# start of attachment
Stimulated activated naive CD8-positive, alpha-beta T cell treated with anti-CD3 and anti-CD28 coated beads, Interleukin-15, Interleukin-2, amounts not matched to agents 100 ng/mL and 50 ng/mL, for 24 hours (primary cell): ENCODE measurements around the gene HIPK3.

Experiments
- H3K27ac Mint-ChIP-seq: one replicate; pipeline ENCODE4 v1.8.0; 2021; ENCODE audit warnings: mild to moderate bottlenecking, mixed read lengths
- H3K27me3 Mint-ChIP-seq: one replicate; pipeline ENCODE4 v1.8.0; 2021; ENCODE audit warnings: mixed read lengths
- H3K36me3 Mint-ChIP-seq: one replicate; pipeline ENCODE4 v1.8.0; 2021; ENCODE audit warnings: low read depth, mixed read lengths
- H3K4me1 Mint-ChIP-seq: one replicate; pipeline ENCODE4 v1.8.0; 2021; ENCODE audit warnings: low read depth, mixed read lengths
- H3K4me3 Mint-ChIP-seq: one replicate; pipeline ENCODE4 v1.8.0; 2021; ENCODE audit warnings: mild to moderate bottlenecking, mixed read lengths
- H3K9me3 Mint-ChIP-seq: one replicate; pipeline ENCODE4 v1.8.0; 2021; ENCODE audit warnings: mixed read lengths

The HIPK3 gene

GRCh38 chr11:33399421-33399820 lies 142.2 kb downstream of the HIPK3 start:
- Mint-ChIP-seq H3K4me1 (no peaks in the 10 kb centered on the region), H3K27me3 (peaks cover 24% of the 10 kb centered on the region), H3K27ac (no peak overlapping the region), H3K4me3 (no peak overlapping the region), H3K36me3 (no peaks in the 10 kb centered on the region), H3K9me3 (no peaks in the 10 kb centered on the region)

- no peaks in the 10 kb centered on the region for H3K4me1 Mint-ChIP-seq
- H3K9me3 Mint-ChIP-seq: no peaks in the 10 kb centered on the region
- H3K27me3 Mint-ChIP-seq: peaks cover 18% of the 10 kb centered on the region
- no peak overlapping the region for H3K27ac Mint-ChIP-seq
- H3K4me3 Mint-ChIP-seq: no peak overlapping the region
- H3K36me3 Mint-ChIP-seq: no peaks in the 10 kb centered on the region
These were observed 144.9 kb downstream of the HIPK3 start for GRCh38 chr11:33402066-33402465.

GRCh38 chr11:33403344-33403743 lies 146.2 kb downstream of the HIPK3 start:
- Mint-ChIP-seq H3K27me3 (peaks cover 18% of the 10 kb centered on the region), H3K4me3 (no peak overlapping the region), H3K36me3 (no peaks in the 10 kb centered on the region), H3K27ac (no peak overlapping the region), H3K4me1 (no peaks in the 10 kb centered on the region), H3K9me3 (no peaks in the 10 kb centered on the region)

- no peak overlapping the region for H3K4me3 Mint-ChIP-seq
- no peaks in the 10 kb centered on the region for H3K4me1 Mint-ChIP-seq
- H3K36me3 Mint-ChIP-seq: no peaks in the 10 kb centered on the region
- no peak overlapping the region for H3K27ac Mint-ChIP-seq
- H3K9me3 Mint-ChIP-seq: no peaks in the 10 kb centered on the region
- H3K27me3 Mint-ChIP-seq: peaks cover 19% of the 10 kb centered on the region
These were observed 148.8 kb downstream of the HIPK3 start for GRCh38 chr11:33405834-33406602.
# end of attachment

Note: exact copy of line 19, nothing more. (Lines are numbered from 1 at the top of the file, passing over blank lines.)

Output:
GRCh38 chr11:33403344-33403743 lies 146.2 kb downstream of the HIPK3 start: